Monday, November 02, 2009

Topping it off

When we left last time, it seemed that all I had to do was put the ply trackbed on and that would be it. Well, in the words of the bard,The best laid schemes o' mice and men gan aft agley' and mine definitely have gan aft agley today.

I realized this morning that the unsupported spans were probably going to sag, and on consulting Barry Normans book again discovered that my raised bits should probably have run the length of the modules, rather than across like I have done. Just as well it wasn't terminal and all I needed to do was make some more beams that spanned the gaps, and then I could just screw the track base down to them. So, back out to the garage and more gluing, nailing and cutting in store. A few hours work later and I think I'm finally done with this bit.

Still, if I want it to last a few years (ie more than about 5) I may as well make a decent job of it now. the trackbed was then screwed on top, to finally finish things up

The surprising thing is that even with all the extra engineering stuff, the all up weight is only about 4-5 Kg, which is manageable by one person fairly easily.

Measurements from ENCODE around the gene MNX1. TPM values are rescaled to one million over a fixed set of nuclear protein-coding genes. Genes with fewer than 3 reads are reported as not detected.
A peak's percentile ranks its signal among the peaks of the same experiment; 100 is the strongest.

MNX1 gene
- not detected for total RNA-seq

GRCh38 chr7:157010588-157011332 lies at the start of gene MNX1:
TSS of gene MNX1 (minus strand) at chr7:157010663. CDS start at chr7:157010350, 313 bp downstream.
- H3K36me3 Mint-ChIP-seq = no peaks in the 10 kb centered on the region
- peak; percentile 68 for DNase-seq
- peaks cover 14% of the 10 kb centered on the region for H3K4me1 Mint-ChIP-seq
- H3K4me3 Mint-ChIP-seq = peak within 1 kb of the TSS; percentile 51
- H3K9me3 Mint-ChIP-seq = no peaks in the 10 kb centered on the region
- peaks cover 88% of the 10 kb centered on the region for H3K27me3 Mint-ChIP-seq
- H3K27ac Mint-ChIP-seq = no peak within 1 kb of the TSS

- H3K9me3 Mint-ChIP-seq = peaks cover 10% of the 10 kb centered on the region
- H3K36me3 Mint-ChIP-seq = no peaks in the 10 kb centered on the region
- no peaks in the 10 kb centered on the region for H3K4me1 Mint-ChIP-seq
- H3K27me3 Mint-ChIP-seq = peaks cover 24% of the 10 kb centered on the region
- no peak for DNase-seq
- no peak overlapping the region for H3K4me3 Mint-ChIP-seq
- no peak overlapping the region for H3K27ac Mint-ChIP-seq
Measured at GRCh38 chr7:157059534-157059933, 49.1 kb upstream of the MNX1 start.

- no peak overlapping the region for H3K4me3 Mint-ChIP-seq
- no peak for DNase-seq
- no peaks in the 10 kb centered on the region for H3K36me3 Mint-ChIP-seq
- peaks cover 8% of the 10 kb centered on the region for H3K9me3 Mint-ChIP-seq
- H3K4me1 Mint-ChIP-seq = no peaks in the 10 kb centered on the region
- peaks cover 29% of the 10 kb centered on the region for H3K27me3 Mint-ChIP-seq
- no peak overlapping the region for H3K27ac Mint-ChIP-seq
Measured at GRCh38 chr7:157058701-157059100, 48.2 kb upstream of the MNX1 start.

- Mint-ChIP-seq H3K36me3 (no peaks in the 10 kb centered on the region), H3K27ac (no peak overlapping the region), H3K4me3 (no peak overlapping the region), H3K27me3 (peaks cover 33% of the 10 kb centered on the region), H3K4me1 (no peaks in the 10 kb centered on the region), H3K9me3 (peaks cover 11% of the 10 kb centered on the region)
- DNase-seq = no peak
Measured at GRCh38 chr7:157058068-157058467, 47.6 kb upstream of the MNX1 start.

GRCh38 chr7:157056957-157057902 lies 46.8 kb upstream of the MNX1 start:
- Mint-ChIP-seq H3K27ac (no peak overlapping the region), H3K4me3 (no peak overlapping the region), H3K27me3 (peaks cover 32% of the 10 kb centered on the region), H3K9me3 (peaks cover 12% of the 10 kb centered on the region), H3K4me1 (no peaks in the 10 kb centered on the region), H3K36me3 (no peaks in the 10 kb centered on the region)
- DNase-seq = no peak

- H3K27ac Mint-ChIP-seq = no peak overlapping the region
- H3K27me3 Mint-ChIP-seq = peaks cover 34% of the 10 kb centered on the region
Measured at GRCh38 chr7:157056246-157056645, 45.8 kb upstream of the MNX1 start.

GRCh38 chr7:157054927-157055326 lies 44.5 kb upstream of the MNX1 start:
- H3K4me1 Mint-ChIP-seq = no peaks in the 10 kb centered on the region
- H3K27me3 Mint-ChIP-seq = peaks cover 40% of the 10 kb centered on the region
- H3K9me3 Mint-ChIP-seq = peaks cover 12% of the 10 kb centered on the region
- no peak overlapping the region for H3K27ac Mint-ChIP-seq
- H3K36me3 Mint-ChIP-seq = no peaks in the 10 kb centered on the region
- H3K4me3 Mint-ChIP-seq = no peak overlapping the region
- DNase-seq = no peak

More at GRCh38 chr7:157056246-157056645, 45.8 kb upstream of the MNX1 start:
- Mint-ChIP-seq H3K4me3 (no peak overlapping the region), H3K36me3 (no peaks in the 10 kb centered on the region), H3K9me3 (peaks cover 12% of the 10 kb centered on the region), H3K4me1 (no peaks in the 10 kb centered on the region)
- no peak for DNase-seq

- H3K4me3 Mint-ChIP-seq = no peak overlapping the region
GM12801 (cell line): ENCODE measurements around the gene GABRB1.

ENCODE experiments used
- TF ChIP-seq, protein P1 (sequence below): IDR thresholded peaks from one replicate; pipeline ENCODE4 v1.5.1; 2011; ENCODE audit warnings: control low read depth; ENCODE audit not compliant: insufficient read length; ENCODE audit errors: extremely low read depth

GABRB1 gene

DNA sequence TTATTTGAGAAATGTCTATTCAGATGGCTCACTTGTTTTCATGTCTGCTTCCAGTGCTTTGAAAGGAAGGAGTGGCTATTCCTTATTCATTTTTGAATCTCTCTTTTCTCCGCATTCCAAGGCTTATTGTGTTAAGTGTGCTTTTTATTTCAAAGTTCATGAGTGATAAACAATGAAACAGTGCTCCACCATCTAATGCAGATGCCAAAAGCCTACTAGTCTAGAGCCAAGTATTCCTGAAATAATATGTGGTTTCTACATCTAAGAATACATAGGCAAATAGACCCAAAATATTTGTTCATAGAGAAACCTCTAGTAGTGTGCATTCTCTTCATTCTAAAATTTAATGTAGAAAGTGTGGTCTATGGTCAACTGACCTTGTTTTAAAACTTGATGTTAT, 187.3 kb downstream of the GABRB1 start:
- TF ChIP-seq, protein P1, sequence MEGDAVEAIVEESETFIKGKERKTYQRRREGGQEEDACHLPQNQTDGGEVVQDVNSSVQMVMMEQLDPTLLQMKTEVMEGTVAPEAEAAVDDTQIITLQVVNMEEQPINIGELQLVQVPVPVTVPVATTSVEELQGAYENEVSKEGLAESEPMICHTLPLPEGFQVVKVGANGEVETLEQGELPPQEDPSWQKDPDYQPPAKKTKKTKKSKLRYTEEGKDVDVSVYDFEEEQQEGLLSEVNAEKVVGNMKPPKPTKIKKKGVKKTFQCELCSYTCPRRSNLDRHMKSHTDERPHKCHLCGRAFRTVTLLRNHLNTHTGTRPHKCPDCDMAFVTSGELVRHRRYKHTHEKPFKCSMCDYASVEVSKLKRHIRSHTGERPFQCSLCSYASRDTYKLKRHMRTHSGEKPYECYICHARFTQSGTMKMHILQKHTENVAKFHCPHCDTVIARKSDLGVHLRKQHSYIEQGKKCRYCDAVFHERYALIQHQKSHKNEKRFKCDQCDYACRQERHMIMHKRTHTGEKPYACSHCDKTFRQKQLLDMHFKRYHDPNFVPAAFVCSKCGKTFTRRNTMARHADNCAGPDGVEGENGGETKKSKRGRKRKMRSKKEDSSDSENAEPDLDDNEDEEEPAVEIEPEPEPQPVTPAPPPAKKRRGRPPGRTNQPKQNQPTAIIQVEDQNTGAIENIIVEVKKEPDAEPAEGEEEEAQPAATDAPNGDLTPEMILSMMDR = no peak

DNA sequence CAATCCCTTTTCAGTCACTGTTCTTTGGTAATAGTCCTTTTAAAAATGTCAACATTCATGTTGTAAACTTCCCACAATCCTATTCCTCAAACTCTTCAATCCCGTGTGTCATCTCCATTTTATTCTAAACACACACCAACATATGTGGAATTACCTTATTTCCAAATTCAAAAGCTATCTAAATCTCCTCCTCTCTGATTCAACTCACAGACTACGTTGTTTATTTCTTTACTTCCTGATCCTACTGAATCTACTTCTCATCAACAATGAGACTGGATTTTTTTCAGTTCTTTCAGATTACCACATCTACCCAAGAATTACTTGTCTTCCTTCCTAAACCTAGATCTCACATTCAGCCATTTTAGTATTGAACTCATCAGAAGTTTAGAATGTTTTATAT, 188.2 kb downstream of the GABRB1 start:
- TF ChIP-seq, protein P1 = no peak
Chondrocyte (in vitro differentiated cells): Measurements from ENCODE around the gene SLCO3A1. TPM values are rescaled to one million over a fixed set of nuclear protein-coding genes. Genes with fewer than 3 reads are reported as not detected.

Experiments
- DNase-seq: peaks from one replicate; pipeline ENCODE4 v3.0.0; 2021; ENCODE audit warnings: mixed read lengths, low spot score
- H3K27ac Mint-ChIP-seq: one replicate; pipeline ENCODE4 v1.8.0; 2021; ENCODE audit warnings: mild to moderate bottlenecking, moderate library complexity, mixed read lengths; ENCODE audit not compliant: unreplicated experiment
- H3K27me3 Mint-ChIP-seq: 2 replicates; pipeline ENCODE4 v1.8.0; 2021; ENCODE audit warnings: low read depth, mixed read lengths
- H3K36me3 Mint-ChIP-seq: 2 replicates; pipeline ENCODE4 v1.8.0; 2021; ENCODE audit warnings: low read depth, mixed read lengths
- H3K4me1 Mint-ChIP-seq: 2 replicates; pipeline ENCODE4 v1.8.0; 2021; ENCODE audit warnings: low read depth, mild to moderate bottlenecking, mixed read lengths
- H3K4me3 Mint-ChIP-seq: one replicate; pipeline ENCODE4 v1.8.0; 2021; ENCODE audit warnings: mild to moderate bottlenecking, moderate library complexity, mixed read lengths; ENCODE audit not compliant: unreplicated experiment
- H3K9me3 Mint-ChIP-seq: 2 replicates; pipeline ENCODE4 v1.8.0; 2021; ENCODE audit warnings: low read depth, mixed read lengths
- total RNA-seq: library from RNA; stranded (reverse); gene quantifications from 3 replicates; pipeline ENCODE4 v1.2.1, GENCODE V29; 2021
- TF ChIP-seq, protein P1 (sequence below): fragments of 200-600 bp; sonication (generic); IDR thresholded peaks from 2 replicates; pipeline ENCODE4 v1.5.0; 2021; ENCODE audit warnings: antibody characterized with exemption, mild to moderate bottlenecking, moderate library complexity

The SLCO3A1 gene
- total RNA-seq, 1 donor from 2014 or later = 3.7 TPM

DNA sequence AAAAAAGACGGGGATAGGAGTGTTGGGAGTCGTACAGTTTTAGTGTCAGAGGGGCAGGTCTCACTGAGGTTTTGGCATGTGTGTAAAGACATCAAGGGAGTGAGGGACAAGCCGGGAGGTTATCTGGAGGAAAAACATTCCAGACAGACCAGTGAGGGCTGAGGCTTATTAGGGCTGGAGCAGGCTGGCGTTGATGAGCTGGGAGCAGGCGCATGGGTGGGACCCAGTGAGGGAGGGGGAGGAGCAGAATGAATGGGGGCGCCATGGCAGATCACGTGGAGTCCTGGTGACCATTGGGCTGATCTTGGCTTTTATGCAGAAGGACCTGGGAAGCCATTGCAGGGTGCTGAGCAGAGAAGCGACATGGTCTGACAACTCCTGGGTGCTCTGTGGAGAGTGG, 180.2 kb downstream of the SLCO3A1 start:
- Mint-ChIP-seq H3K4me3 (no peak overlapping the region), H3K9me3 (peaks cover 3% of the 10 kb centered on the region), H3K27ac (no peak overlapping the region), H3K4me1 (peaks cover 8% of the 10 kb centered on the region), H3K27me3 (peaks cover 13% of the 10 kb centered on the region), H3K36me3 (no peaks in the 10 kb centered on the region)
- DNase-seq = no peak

beaka said...

quite impressed with this method of construction. as you say its very light and should prove to be reasonably strong and durable. have you ever thought of getting into the homebuilt aircraft hobby? would be able to fly to venues in your plane, then dismantle it and set up wings etc as your modular layout. A La fixed wing motorised Dandruff.

woodsworks said...

Very neat and tidy work, and as Beaka suggests, a good example of how wooden aircraft are built. Mucho rigidio can be gained by adding diagonal braces - by doing this, the improvement to the frame's rigidity is often such that you can reduce the number of cross-members and so not increase weight significantly. Aircraft use the outside skin to achieve this, but in your case, ply strips criss-crossed inside two or three 'bays' would do the same.

Motorised Dandruff said...

Screwing the plywood trackbed onto the frames has also had the same effect (its not going anywhere at all). I'm not sure how adding diagonal bracing would have saved me any weight as I still would have had to come up with some way of raising the trackbed up off the baseboard, which would have been far harder if there was diagonal bracing.
More importantly, I think anyone with access to a saw bench can do this reasonably easily, and its almost indestructable.